Some pundits are trolling. Some pundits just don’t know any better. Other pundits just don’t care enough to figure things out, even after the Macalope has gone to great lengths to explain them. So rude! This week we’ll look at three pundits who seem to deliberately not get Apple’s business model.
The Atlantic Wire’s Rebecca Greenfield shows that those who can’t do teach, and those who can’t figure things out on their own “teach the controversy.”
“Is Demand for Apple Products High or Low? It Depends Who You Ask.”
Following yesterday’s Apple earnings report, the tech press can’t decide what to make of consumer demand for iProducts. “Demand Woes Bite Apple,” declares one major newspaper, when another writes “Apple Tops Expectations on Strong iPhone Sales.” So, which one is it? Further investigation doesn’t provide much enlightenment …
For Greenfield, “further investigation” means “reading a bunch of articles and scratching your head in confusion.”
Maybe iPhones are selling well, but everything else isn’t? Nope…
Digging into the articles doesn’t gives us a definitive answer either.
Hey, guess what?! Turns out you can actually figure this out! No, true story!
See, the demand for low margin products was strong. For some reason Greenfield doesn’t get that when Gene Munster says some consumers are willing to spend more for quality, he means they’re willing to get iPhones instead of competing products. While Tim Cook said in the conference call that the iPhone 5 is the best-selling iPhone, it seems that a larger percentage of people opted to buy cheaper iPhones this quarter than in previous quarters.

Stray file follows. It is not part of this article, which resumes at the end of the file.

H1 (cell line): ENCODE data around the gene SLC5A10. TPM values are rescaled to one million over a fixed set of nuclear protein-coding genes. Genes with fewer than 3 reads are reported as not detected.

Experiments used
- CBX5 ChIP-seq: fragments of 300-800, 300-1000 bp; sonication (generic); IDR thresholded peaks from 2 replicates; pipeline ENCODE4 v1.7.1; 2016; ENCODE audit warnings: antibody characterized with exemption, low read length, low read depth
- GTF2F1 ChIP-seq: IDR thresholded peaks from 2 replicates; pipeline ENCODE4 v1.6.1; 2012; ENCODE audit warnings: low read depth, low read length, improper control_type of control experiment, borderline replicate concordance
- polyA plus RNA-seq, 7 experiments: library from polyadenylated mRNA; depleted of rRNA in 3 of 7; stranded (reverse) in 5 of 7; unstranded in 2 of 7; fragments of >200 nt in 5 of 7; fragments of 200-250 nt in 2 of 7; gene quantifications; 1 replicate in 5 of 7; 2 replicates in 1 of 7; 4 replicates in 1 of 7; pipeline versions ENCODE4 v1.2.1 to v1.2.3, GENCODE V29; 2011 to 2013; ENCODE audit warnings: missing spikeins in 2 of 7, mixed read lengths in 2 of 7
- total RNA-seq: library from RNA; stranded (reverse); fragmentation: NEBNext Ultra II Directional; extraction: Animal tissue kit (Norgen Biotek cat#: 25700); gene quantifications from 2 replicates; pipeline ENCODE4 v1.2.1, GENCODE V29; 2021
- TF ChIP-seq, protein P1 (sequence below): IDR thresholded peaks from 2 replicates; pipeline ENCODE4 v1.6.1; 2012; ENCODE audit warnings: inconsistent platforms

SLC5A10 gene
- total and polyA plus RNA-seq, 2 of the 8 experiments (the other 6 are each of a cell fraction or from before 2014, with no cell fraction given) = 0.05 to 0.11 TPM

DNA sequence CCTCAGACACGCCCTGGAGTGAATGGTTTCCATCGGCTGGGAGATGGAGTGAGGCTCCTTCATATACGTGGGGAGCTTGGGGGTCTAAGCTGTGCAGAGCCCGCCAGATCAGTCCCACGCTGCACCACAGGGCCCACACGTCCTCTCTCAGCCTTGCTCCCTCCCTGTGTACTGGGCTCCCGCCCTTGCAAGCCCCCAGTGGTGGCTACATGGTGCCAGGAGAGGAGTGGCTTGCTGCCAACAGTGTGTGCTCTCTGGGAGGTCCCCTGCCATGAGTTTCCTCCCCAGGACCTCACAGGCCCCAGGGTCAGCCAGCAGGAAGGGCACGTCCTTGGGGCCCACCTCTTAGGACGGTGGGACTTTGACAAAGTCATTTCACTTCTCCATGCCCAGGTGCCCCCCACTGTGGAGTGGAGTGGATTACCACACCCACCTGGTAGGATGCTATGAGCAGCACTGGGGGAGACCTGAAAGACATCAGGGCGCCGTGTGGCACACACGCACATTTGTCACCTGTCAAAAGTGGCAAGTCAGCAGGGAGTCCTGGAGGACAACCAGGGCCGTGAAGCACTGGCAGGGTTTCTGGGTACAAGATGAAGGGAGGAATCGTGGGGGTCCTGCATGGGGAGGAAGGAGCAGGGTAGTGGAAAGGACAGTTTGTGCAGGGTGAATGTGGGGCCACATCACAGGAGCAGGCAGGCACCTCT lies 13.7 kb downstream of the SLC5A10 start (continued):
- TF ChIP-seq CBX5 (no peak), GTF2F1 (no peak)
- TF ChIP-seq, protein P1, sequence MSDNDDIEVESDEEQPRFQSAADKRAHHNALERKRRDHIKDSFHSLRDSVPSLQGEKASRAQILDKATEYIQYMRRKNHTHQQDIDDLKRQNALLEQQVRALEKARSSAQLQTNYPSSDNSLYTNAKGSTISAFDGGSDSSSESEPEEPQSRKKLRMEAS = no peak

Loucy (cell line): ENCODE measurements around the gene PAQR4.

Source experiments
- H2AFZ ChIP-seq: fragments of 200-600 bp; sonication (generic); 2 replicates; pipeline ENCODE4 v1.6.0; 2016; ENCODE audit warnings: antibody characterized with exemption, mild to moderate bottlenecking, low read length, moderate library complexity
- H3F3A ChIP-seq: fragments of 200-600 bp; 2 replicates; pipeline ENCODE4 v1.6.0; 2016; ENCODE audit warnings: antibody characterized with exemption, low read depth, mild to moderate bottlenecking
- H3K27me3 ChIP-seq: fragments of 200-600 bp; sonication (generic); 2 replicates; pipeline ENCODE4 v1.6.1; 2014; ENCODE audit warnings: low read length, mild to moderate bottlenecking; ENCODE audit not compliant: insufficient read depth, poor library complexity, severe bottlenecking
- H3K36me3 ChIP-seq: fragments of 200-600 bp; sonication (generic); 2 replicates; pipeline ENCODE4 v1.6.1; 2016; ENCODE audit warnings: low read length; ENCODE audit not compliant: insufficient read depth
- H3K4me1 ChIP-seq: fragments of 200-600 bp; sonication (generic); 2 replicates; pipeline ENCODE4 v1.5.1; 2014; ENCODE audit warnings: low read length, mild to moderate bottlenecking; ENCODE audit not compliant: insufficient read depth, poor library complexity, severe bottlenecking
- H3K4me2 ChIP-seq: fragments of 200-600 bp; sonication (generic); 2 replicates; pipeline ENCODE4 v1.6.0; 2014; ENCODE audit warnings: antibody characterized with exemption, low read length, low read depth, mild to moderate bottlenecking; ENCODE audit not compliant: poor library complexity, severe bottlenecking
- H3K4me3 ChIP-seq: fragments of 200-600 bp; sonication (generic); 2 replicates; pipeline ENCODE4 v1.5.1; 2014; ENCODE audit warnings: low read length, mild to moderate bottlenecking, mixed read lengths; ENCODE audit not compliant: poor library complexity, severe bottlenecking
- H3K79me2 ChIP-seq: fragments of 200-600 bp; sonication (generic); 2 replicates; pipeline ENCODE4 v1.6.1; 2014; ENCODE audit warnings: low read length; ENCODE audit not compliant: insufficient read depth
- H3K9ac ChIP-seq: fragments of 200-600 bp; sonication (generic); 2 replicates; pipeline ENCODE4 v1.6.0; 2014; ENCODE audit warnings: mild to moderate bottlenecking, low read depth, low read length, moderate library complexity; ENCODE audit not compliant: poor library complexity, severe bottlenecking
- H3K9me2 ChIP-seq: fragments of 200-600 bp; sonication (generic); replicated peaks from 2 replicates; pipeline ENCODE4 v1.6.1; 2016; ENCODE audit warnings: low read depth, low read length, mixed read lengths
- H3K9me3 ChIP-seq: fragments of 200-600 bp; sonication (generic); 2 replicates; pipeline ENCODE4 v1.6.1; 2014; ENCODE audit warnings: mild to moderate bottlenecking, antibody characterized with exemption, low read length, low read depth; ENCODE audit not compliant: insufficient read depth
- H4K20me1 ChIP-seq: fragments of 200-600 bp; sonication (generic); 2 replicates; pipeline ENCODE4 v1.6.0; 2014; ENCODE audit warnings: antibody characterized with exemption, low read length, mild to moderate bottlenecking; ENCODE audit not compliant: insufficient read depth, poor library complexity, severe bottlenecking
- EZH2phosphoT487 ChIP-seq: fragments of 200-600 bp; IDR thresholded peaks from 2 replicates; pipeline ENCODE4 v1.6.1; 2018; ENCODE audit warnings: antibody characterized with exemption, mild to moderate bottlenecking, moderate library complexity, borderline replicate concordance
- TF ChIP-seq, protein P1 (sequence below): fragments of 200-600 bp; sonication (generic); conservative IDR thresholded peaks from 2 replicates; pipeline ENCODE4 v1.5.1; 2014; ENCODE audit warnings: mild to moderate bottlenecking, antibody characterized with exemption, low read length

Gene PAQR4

This isn’t Candyland, but it’s also not 12-dimensional chess. It can be figured out. Even the Macalope did it, and he’s part antelope. Half the time he just wants to bang his antlers agains things. And these articles don’t help.
During news events like these, in which everyone has access to the exact same financial statements of a big company everyone needs to find their own way of tackling the news. And, the third quarter earnings report of a company that hasn’t released a product all year isn’t really going to say much.
Uh, really? No, not really! That’s just a cheap shot. Apple has released new MacBooks this year; the Macalope wonders what products Samsung and Microsoft have shipped this year that are completely new.
While Greenfield doesn’t get what’s up with Apple’s numbers, she is totally down with rumors that Apple’s going to ship not only a cheaper iPhone but also a “phablet.” Hmm. Not only willfully obtuse, but willfully credulous. That’s a killer combination.
Pundit knows best
There’s some kind of collective amnesia about how Apple does business. Here’s how it works.
Under wraps, Apple works on a new product for years—one that will reinvent an entire market. To much fanfare, it’s shipped and competitors scurry to copy it. While the market slowly commoditizes, Apple holds on to the high-end and starts working on the next revolutionary new product.
Now, this process doesn’t happen overnight. Maybe that’s why it’s confusing to so many pundits.
Like Andrew Mayer who, writing for CNN, thinks Apple’s all done.
“Apple becoming a follower, not a leader” (tip o’ the antlers to the Jony Ive parody account on Twitter).
You know what irks the Macalope? We’ve covered this already. And still people refuse to do the reading. Did you even look at the syllabus, Andrew?
While we’ll never know for sure what he would have done differently …
… I’m going to devote more than 600 words to why the people at Apple who knew and worked with Steve Jobs aren’t doing right by Steve Jobs. Which I would know because I write steampunk books and consult on game-making, two things we know for sure that Jobs was super into.
… Apple seems to be in danger of becoming a wallflower. Instead of leading, will the company increasingly become a follower?